by O. Ricardo Pimentel, Wisconsin Examiner
Lahaina on the Hawaiian island of Maui is not the first U.S. city to be laid waste by wildfires.
It also isn’t the first incident in which scientific consensus points to climate change as a major cause. Yes, typhoon-induced winds contributed, but climate change made the confluence of those events so deadly. And climate change makes such confluences likely to recur in more places.
In fact, before and after the mid-August fire in Maui, we have had a series of occurrences — from more frequent and stronger weather events to major wildfires elsewhere to melting polar ice to ocean temperatures and currents doing strange things — all connected to climate change.
The evidence has been in for a while. Human-caused climate change is real.
And while there may be some debate about whether we’ve reached the dreaded tipping point, the denial that still exists has become muted — but still effective in fending off policies and actions to seriously address the problem.
Such dithering is deadly.
Lahaina, death toll 97 and economic costs projected to be between $4 billion and $6 billion, has not changed this.
What will it take?
We continue to put more greenhouse gasses into the atmosphere where they continue to accumulate. And that word, greenhouse, is all you really need to understand to envision what is happening under our atmospheric dome.
It’s been that simple all along.
Remember how snowy winters were used to refute global warming , even as each year we continue to see record high temperatures?
Outright deniers still exist but the tactics have changed. Before, those denials were absolute. Today it is more nuanced.
There’s a good bit of whataboutism — pointing fingers at such huge greenhouse gas emitters as China and India, as if the U.S., also a major emitter, therefore bears no responsibility to lead in this area.
There is also some debate about solutions, whether the economic costs from enacting these are prohibitive. This, too, freezes us into inaction even as we confront the looming possibility of humanity’s extinction.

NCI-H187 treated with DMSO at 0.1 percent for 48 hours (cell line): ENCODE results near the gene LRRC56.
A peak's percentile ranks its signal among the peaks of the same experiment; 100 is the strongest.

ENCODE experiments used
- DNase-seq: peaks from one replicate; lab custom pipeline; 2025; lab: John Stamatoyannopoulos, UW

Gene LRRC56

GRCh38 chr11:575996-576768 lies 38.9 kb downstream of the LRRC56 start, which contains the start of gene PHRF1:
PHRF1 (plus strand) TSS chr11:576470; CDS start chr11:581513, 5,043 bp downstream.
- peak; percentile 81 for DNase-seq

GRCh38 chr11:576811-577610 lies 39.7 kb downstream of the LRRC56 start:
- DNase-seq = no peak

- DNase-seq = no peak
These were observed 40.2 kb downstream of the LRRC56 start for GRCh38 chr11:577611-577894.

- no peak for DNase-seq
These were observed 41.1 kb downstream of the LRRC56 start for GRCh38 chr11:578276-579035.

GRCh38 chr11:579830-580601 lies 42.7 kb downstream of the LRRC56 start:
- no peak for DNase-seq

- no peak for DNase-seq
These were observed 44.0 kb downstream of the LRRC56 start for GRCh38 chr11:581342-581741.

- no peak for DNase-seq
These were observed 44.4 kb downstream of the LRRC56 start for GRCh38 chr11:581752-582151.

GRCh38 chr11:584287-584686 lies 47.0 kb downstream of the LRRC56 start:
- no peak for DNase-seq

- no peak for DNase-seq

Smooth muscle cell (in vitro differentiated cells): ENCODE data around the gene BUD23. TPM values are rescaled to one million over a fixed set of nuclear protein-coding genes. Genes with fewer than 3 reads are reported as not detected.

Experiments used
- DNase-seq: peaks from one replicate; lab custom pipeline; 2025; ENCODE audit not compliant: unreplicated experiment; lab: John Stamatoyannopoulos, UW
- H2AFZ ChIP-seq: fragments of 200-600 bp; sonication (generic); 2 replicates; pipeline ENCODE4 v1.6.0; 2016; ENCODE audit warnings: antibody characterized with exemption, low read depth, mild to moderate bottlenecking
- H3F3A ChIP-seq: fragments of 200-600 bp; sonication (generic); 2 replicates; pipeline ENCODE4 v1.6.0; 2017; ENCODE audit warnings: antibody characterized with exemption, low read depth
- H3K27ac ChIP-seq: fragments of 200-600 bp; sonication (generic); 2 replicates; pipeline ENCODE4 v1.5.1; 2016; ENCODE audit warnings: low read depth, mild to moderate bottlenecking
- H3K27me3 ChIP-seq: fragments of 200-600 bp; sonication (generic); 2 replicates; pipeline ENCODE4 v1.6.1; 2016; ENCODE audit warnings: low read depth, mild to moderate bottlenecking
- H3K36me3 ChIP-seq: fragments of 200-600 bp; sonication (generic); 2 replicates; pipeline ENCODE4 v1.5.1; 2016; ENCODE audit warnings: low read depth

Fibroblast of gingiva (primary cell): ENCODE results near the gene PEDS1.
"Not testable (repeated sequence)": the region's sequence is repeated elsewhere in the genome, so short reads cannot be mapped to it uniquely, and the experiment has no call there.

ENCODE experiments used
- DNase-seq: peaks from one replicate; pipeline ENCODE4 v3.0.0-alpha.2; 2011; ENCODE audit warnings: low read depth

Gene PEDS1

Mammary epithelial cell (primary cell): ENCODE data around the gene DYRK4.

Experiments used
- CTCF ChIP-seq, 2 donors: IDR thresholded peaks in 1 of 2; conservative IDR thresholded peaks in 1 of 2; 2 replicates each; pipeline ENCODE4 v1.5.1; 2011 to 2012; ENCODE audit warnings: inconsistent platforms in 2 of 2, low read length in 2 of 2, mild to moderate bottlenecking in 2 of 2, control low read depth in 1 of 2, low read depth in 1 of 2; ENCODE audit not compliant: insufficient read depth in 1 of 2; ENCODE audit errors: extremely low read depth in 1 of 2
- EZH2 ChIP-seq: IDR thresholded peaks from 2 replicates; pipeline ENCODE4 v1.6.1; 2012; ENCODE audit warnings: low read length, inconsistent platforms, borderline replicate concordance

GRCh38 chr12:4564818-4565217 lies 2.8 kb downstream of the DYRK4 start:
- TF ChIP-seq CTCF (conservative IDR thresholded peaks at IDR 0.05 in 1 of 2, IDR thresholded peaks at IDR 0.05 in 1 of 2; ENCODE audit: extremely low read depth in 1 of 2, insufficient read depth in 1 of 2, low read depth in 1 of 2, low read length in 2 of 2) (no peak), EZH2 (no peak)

And there is the promise of geoengineering, things we can do aside from relying on renewable energy to reduce greenhouse emissions. I worry that these scientific solutions – years from actually being funded and whose efficacies are not fully proven – will also freeze us into inaction.
I fear that pinning hopes on geoengineering might be akin to just treating the disease rather than also emphasizing prevention.
Our situation demands urgency.
But we are still debating our response.
The first GOP presidential primary debate in Milwaukee on Aug. 23 opened with an invocation and a moment of silence for the Maui victims.
Later in the debate, there was a video question by a young conservative on what the candidates intend to do about climate change.
Ron DeSantis launched into one of his tirades to deflect the question.
Nikki Haley seemed to acknowledge human causes but then pointed a finger at China and India.
Vivek Ramaswamy, the youthful billionaire candidate with no political experience, called climate change a “hoax.” The audience booed. But the pundits later declared Ramaswamy the winner of the debate.
That’s the state of climate politics in the Republican primary.
Former president and current GOP frontrunner Donald Trump, who isn’t bothering to participate in the debates, spent his time in office rolling back environmental protections. If reelected, he can be counted on to do more of the same.
As with victims of gun violence, the Republicans are offering thoughts and prayers for climate change victims but no meaningful action.
Before Lahaina, there was the California city of Paradise, victim of the Camp Fire in 2018 that ravaged the state. Cities and towns up and down the west coast have faced terrifying destruction and mass evacuations.
Thoughts and prayers.
But still no sense of urgency because, according to the GOP candidates, the real existential threat to Americans is “wokeness,” which, among other things, might steer people into acknowledging that human-caused climate change is real and that it requires urgent action.
Believing that wokeness is the threat might be as real a threat to us as climate change.
This article originally appeared in the Wisconsin Examiner and is republished here under a Creative Commons license.